University of Vienna – Department of East Asian Studies – Japanese Studies invites the following online lecture;
Date: 27.05.2021, 18:30~20:00 *Zoom Meeting will be opened after 18:15
| Abstract |
For over half a century, Kyoto has not just been a stronghold of history and tradition but also of conflicts about the built environment and how to shape it. The famous townscape debates (keikan ronsō) reached a climax around 2000 and provoked the new building code of 2007 that regulated heights, shapes, designs and views to a degree unseen in Japan. Daring as this imposition of public control on privately owned urban space appeared at the time, it is widely seen as a success today. Instead of following up with more fine-grained rules for individual neighbourhoods, however, Kyoto City introduced the “local townscape councils” (chiiki keikanzukuri kyōgikai) of which there are a dozen by now. Whenever such a group forms and receives the mayor’s blessing, builders must consult it for building anything within their territory, in the assumption that locals know best what fits their area. Building on two decades of ethnographic fieldwork, the lecture discusses the experience and significance of these townscape councils. The city’s move of empowering the locals may appear regressive, as a re-privatisation of what had just been made more public. Closer inspection reveals, however, that the councils are not the local layperson’s voice they are made to be, and tacit cooperation with city officials also arises. Reviewing cases observed in 2019/20, I will show that the councils, despite the non-binding nature of the consultations, can achieve major improvements. When builders do not care for their local reputation and instead wish to profit from real estate speculation and hotel construction fed by the (pre-Covid) tourist boom, however, limitations are obvious and frustration is mounting. A full sharing of urban space therefore has still some way to go, even in the Japanese city that has gone furthest in making it a public concern.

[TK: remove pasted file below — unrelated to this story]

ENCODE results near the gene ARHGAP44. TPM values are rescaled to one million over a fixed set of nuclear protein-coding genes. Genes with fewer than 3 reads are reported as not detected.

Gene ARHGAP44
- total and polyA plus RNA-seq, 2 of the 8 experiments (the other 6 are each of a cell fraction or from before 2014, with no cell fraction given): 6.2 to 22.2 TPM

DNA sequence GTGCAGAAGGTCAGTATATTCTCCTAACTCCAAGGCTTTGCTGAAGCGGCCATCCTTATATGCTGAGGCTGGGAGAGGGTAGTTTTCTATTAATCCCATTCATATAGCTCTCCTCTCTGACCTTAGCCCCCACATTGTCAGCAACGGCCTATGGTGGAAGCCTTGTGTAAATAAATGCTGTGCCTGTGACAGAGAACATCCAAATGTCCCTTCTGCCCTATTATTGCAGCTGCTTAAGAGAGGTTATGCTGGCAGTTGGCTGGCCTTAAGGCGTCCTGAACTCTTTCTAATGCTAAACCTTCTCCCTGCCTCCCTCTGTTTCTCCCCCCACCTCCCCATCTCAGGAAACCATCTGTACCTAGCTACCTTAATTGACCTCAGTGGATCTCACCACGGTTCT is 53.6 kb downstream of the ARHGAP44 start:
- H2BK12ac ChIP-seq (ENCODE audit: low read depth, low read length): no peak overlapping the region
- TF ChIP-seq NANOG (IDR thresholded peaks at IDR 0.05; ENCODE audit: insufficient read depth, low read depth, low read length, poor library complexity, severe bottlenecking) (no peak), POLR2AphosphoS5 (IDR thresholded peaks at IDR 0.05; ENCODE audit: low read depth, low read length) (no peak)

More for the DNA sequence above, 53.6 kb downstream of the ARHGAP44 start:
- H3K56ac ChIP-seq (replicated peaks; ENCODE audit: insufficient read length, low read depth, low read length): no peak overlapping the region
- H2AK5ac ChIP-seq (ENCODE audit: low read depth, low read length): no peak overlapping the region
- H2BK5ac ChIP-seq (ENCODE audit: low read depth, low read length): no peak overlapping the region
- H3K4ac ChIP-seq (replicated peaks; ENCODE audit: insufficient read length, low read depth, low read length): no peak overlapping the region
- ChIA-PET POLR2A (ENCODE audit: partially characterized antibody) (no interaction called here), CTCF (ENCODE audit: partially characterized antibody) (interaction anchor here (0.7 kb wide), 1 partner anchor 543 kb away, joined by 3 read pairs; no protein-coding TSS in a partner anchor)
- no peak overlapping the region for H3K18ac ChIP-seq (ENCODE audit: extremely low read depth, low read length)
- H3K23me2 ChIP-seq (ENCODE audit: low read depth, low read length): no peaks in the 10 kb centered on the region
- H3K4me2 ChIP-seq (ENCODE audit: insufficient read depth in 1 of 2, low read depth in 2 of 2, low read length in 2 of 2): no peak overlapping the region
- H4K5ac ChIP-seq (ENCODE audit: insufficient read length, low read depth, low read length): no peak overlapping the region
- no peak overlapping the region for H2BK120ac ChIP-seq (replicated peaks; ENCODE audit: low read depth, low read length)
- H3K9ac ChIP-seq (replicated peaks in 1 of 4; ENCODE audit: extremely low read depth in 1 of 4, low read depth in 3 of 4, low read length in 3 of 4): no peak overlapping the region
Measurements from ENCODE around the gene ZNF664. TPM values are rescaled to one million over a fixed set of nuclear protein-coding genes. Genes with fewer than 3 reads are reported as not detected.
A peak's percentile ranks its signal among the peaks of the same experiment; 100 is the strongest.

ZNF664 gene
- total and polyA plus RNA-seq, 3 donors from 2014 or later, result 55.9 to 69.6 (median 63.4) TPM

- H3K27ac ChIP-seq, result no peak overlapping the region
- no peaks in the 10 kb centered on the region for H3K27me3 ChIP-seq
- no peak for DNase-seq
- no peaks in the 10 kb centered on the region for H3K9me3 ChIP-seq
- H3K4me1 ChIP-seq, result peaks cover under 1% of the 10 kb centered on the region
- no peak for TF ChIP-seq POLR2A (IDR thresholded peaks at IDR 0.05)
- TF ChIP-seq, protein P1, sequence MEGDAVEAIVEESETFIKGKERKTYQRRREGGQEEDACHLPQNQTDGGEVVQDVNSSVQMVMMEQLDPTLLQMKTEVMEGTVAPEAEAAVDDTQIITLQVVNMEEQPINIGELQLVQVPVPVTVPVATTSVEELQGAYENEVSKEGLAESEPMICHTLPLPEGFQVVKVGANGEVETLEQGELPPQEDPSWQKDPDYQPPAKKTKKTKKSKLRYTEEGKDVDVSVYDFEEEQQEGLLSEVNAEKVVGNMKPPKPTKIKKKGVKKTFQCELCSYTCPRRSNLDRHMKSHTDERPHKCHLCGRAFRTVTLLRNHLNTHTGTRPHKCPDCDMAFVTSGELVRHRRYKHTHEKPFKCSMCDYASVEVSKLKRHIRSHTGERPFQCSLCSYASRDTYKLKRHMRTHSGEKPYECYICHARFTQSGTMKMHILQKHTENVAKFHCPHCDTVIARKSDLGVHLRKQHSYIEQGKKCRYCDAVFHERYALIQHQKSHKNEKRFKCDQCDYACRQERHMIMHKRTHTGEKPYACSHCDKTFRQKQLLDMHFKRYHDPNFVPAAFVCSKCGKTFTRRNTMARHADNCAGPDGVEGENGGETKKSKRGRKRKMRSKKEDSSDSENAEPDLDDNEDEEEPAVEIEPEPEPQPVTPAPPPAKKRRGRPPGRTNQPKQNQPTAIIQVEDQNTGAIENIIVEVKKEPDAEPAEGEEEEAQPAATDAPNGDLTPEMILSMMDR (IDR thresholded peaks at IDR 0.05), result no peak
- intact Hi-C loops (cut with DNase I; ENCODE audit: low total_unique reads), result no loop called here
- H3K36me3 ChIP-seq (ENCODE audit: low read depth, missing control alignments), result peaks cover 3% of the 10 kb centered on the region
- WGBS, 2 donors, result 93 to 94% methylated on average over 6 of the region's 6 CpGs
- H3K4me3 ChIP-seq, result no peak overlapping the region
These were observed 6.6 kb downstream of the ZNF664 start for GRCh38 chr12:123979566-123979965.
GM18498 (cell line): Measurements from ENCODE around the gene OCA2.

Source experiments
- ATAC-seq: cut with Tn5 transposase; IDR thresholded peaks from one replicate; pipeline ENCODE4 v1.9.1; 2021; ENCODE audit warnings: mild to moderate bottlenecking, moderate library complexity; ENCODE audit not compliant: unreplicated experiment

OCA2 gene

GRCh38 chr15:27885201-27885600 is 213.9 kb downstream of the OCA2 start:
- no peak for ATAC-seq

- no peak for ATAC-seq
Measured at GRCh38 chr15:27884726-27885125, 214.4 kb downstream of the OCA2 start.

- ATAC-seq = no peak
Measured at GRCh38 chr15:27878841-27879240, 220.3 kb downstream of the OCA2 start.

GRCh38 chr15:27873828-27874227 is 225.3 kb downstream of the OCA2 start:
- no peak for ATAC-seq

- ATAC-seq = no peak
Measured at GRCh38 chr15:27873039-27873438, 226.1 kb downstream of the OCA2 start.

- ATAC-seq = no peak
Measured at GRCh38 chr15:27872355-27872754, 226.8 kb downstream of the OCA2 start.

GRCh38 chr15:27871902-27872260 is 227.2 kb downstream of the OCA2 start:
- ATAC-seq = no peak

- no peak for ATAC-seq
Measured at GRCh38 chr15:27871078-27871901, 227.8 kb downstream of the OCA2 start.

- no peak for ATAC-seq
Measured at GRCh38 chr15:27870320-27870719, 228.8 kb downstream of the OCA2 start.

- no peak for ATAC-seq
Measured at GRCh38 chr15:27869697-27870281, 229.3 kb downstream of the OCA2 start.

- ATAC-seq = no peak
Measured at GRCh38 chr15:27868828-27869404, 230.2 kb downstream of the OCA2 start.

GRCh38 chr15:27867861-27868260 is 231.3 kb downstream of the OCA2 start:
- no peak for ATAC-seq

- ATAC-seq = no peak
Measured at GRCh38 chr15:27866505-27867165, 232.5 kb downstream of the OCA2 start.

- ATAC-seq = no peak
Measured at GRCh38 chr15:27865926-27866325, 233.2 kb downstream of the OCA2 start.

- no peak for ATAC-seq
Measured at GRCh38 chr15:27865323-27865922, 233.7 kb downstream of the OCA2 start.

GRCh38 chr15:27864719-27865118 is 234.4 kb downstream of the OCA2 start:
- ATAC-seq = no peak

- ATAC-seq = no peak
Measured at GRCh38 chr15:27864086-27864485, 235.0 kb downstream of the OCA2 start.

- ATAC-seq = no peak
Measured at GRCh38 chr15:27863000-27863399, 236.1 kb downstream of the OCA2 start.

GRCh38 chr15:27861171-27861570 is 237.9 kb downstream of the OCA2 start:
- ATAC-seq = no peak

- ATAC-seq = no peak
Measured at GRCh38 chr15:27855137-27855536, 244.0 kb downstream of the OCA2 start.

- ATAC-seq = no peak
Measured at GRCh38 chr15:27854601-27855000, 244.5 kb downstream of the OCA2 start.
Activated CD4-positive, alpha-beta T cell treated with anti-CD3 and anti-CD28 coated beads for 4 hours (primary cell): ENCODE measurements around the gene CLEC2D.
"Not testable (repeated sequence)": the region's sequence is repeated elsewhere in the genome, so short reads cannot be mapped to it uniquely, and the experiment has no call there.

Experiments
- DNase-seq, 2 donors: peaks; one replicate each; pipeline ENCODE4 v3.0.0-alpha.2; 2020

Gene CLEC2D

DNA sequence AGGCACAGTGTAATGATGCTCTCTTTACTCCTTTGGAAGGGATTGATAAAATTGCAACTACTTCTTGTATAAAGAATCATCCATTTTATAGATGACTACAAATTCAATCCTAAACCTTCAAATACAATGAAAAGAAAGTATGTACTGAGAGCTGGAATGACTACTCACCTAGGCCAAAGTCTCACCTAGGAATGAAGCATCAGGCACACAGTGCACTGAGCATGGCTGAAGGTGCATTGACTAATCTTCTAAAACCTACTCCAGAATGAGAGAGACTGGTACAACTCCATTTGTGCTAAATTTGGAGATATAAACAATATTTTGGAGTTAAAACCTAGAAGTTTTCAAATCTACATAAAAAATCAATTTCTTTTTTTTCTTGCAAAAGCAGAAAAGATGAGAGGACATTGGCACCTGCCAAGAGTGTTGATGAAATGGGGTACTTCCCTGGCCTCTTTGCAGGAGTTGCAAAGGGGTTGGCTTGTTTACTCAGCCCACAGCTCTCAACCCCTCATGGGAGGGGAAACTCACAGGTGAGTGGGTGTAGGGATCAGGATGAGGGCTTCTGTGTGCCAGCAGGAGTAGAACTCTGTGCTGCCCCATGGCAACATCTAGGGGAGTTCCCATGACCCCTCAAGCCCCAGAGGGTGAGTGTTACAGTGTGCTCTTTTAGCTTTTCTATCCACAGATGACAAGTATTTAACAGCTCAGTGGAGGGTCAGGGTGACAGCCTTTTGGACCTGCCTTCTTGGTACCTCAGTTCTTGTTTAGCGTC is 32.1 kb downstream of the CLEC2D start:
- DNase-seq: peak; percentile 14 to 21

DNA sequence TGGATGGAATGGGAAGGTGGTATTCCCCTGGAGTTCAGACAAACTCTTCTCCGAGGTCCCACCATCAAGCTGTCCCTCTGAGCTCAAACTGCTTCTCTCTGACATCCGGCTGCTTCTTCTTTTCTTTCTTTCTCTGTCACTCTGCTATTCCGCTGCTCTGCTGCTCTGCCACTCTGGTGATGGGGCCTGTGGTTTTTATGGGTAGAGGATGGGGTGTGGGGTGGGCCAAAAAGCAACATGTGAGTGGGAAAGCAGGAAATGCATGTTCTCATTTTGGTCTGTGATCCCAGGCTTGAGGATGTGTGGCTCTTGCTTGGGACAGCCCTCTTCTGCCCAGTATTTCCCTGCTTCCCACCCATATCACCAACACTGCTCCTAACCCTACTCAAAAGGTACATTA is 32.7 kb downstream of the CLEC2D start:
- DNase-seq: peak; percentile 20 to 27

| Bio |
Christoph Brumann is Head of Research Group at the Max Planck Institute for Social Anthropology, Halle, and Honorary Professor of Anthropology at the University of Halle-Wittenberg. His earlier work on Japan led to the book Tradition, Democracy and the Townscape of Kyoto: Claiming A Right to the Past (2012), the co-edited volumes Making Japanese Heritage (2010) and Urban Spaces in Japan: Cultural and Social Perspectives (2012), and articles and book chapters on these topics as well as on utopian communes and gift-giving practices. He also wrote The Best We Share: Nation, Culture and World-Making in the UNESCO World Heritage Arena (2021) and Die Kunst des Teilens: Eine vergleichende Untersuchung zu den Überlebensbedingungen kommunitärer Gruppen (1998), co-edited World Heritage on the Ground: Ethnographic Perspectives (2016) and Monks, Money, and Morality: The Balancing Act of Contemporary Buddhism (2021), and published numerous anthropological journal articles, including on the concept of culture and the cultural consequences of globalisation.
| Date & Time |
u:japan lecture | s02e10
Thursday 2021-05-27, 18:30~20:00 – iCal
max. 300 participants
| Plattform & Link |
Meeting-ID: 972 6196 3074 | PW: 666390
| Further Questions? |
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